PhD Oral Exam - Cindy Buonomano, Chemistry
Towards Greener Syntheses of Pyrrole-Based Heteroaromatic Compounds using Palladium-Catalyzed Decarboxylative Cross-Coupling Reactions
This event is free
School of Graduate Studies
When studying for a doctoral degree (PhD), candidates submit a thesis that provides a critical review of the current state of knowledge of the thesis subject as well as the student’s own contributions to the subject. The distinguishing criterion of doctoral graduate research is a significant and original contribution to knowledge.
Once accepted, the candidate presents the thesis orally. This oral exam is open to the public.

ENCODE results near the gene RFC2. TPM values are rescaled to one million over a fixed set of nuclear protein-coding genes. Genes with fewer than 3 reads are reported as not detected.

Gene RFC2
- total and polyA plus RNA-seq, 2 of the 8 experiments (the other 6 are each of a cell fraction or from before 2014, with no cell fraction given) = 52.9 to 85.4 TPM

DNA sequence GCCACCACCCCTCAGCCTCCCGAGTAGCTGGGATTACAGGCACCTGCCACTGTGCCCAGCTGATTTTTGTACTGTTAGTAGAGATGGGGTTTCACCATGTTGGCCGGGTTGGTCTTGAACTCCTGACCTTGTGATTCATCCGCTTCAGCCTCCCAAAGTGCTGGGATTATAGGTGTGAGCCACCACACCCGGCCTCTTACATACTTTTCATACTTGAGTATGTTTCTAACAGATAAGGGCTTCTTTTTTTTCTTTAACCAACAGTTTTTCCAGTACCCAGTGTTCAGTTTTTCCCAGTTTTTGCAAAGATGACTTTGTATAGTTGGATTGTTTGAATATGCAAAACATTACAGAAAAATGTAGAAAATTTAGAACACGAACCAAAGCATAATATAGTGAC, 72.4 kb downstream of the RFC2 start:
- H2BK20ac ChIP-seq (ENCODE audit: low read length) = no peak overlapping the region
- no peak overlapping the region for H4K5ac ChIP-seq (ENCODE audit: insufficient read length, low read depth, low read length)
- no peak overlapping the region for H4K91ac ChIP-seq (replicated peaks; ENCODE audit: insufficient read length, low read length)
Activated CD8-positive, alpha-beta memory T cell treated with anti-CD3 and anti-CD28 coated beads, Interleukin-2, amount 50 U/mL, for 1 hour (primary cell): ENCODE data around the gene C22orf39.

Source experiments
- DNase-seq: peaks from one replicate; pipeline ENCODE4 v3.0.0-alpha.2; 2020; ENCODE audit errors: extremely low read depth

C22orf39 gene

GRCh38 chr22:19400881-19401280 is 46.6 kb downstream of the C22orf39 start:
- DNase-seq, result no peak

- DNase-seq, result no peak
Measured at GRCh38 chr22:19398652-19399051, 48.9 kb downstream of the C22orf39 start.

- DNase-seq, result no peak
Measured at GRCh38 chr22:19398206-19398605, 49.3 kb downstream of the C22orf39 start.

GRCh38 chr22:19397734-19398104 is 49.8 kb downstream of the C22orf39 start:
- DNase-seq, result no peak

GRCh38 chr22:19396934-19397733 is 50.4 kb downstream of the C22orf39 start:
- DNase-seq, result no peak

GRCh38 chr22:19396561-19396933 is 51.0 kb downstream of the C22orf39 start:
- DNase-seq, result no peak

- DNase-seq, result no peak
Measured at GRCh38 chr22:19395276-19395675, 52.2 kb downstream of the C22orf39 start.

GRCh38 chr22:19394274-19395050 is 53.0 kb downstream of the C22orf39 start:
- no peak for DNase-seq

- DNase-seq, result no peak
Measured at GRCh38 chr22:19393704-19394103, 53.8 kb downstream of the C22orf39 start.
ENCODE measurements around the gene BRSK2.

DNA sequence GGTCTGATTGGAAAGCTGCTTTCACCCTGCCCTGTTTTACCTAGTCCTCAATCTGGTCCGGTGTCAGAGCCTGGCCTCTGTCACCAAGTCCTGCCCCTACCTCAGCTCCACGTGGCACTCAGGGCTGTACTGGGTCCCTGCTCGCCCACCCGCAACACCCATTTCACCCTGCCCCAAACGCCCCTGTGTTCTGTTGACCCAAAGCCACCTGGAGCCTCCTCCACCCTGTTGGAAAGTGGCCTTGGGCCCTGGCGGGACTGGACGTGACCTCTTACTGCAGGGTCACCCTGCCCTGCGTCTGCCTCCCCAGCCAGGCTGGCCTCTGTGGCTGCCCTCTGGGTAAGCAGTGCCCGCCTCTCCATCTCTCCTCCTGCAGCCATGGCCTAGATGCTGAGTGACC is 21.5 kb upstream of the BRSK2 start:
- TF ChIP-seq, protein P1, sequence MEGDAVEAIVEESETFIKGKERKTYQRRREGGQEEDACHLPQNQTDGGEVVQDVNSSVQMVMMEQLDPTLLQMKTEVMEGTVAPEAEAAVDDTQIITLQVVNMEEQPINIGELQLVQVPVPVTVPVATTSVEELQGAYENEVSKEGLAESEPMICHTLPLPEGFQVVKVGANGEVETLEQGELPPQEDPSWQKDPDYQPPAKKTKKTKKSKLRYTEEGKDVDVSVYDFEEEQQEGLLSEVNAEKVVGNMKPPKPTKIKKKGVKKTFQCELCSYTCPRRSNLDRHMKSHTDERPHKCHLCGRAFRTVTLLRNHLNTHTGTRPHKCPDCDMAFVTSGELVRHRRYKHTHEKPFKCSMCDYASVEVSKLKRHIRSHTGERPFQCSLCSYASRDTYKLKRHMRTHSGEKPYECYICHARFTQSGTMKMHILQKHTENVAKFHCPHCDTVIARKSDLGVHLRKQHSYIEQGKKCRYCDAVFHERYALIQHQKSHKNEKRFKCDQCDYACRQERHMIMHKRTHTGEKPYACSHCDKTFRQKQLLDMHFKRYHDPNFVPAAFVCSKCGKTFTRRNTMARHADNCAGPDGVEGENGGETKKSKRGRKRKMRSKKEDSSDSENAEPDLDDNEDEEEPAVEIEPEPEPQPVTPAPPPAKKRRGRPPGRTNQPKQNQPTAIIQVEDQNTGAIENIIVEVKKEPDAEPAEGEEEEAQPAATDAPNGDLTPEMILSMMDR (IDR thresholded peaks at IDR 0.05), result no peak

Our daily lives depend heavily on industrial chemicals, however, this process often results in a greater level of pollution and toxic contamination. It is of extreme importance to chemists to reduce these damaging substances and develop more environmentally friendly processes. In order to address these challenges, we applied concepts of green chemistry to our research on heteroaromatic synthesis using catalysis and flow chemistry. Multi-arylated and arylated pyrroles are important structural motifs for a number of industries, including medicinal chemistry and organic semiconductors. Asymmetric, multi-arylated pyrroles are typically prepared by either cyclization or cross-coupling reactions catalyzed by transition metals. This latter approach has the advantage of facilitating access to compound libraries by allowing for late-stage functionalization. It is, however, quite common for these traditional cross-couplings to involve a stoichiometric amount of organometallic reagent, resulting in heavy organometallic waste, while the reaction time and sensitivity to air or moisture can make these processes impractical. We have developed cross-coupling methodologies to enable regioselective arylation of pyrroles through the use of carboxylic acid and ester functional groups. Aside from being greener than most other existing methodologies, this approach is also remarkably easily accessible. First, to increase the appeal of our protocols for industrial applications, they need to be adapted to new synthetic and greener technologies. Continuous-flow is a powerful technique that is carried out using microtubes and small benchtop reactors. There are advantages to it over other methods commonly used for organic synthesis. In this research project, we employed flow chemistry technique to improve the decarboxylative cross-coupling methodology developed by our group. Second, an expanded route utilizing Buchwald coupling, saponification, decarboxylative cross-coupling and C-H arylation was developed in order to access 1,2,5-triarylated pyrroles. Lastly, a double decarboxylative cross-coupling was employed towards the synthesis of bispyrrole pyridine oligomers achieving high yields.